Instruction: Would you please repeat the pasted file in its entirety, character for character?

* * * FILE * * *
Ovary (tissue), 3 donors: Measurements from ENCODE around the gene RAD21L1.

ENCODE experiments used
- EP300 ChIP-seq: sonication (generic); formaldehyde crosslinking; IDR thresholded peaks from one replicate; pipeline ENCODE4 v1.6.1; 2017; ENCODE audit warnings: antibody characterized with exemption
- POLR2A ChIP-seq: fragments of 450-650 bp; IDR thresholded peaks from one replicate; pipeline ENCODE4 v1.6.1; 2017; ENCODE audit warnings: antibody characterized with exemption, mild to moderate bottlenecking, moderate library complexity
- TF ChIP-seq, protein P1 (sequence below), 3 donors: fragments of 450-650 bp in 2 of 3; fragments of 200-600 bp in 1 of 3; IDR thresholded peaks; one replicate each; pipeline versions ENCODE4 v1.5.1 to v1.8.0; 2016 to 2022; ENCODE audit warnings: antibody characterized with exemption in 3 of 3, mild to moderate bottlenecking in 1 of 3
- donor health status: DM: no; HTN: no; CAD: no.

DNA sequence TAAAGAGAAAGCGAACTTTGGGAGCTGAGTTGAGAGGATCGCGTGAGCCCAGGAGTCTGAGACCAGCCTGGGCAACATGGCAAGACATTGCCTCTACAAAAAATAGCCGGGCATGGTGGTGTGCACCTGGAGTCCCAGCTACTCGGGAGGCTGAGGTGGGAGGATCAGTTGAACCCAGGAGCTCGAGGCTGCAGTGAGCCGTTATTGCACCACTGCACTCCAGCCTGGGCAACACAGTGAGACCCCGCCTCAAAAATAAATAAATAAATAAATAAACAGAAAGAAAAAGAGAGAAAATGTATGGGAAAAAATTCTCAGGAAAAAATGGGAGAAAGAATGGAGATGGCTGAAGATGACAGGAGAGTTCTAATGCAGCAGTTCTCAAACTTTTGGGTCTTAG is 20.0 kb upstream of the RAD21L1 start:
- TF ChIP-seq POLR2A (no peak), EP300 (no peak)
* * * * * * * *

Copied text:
Ovary (tissue), 3 donors: Measurements from ENCODE around the gene RAD21L1.

ENCODE experiments used
- EP300 ChIP-seq: sonication (generic); formaldehyde crosslinking; IDR thresholded peaks from one replicate; pipeline ENCODE4 v1.6.1; 2017; ENCODE audit warnings: antibody characterized with exemption
- POLR2A ChIP-seq: fragments of 450-650 bp; IDR thresholded peaks from one replicate; pipeline ENCODE4 v1.6.1; 2017; ENCODE audit warnings: antibody characterized with exemption, mild to moderate bottlenecking, moderate library complexity
- TF ChIP-seq, protein P1 (sequence below), 3 donors: fragments of 450-650 bp in 2 of 3; fragments of 200-600 bp in 1 of 3; IDR thresholded peaks; one replicate each; pipeline versions ENCODE4 v1.5.1 to v1.8.0; 2016 to 2022; ENCODE audit warnings: antibody characterized with exemption in 3 of 3, mild to moderate bottlenecking in 1 of 3
- donor health status: DM: no; HTN: no; CAD: no.

DNA sequence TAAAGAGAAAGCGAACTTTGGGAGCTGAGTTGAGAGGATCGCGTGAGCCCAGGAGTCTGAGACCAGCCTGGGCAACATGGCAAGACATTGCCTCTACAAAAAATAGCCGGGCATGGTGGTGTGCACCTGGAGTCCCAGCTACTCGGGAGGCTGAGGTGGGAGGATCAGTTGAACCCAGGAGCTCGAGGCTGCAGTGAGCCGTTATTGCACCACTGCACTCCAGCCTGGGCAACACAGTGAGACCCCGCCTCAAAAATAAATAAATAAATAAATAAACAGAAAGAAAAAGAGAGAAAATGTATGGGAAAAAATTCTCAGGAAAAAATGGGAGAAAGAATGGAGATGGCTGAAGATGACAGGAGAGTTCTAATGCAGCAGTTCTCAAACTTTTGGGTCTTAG is 20.0 kb upstream of the RAD21L1 start:
- TF ChIP-seq POLR2A (no peak), EP300 (no peak)